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Honorable Indian Legislature and Judiciary did their job by enacting
prohibition on slaughter, restriction on transportation and even in upholding
and directing the Government to stop this heinous, most cruel crime. But
scenario is totally different. We all have to wake up, create public movement
and compel the Government machinery to implement the law of land in letter and
spirit and tell them otherwise to face contempt, argues, DR S K MITTAL

Hargij nahi pahunchte Allaha ke pas kurbanio ke gost aur unke khun,

Albata pahunchta hai alllah ke pas tumhara Takana aur prahejgari (Kuran
Soor-e-haz)

EVERY
YEAR Id ul Julha commonly known as Bakari Id is celebrated in whole world. A
festival of joy converts into big killing spree hurting strong feelings of
animal lovers. At least few of us, who witnessed this heinous act, may know how
inhumane it is. I personally, could not find any word to describe it! Under
Provisions of Prevention of Cruelty to Animals Act, 1960 it is illegal even to
exhibit the performance of animals in films where no killing takes place but on
Bakari Id day This can be seen every where in the country. Millions of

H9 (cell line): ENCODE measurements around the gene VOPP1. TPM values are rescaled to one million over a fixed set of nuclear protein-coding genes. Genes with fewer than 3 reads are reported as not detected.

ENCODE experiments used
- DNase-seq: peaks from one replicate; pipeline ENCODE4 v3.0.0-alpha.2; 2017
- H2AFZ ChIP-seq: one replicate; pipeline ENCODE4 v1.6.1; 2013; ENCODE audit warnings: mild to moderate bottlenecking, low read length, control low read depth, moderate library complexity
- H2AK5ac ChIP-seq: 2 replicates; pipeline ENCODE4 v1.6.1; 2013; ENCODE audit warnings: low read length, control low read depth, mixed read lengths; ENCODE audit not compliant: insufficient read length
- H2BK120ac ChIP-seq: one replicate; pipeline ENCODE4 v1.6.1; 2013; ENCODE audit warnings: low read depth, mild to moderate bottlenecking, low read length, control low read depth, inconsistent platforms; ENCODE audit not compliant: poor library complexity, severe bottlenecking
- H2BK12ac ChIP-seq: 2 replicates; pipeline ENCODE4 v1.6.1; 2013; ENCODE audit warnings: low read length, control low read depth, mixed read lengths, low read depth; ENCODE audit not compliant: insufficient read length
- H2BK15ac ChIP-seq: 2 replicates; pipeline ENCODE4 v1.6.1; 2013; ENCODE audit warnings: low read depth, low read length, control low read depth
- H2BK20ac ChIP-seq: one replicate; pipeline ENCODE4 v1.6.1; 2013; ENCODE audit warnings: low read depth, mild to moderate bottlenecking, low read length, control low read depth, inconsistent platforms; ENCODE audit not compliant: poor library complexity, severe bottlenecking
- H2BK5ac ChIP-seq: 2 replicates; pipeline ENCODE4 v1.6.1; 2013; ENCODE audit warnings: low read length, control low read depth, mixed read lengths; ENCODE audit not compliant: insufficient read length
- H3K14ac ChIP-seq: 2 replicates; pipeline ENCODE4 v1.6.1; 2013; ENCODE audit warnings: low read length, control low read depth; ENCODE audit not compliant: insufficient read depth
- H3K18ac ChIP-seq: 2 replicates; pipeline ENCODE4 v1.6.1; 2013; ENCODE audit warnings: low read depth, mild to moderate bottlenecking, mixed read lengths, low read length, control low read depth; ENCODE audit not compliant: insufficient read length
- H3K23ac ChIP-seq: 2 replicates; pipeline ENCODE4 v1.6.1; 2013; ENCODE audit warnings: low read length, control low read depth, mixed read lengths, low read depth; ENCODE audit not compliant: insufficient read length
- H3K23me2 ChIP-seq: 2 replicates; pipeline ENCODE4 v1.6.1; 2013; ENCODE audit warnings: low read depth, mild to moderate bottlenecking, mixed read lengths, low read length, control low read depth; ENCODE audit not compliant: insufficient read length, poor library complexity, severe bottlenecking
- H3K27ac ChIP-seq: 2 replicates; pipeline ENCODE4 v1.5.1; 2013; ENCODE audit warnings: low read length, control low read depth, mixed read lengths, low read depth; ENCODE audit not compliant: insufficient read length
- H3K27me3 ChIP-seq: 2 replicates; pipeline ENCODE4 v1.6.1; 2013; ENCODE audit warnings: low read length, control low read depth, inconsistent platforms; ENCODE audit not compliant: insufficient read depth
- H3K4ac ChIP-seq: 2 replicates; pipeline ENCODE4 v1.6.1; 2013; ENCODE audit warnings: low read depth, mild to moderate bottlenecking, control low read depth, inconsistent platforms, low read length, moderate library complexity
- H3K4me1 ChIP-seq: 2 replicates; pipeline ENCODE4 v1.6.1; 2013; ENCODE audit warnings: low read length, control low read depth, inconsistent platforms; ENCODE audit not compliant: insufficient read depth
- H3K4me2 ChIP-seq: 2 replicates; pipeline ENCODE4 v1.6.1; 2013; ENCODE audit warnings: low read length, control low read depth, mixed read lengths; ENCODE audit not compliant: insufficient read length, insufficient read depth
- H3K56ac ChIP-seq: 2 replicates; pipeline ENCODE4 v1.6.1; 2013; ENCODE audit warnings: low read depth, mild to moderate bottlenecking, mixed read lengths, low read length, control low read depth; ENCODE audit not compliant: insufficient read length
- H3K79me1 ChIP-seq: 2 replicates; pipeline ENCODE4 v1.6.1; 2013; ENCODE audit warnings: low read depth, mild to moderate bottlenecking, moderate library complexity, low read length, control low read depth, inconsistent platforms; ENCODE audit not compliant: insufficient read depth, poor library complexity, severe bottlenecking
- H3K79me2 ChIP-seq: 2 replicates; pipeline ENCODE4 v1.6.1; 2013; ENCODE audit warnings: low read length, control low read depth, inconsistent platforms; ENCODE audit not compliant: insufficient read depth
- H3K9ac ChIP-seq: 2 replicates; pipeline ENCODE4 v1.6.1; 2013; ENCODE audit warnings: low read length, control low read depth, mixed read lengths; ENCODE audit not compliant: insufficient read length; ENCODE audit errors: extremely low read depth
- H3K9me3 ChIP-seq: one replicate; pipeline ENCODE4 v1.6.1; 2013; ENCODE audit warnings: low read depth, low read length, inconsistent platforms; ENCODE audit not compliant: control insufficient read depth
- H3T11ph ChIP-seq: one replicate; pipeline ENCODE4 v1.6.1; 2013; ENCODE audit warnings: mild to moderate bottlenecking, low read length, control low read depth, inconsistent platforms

speechless animals irrespective of Camel, cow, goat are brutally slaughtered in
name of religion heartening the sentiments of animal lovers and depriving milk
to children.

All religions propagate compassion to speechless animals. Fundamental Duties
Article 51-A of our Constitution decided that It shall be the duty of every
citizen of India (G) to protect and improve the natural environment including
forests, lakes, rivers/wildlife and to have compassion for living creatures and
directed under Directive Principle of State Article 48 that ‘the state shall
endeavor to organise agriculture and animal husbandry on modern and scientific
lines and in particular take steps in preserving and improving the breeds and
prohibiting the slaughter of cows, calves and other milking animals. Though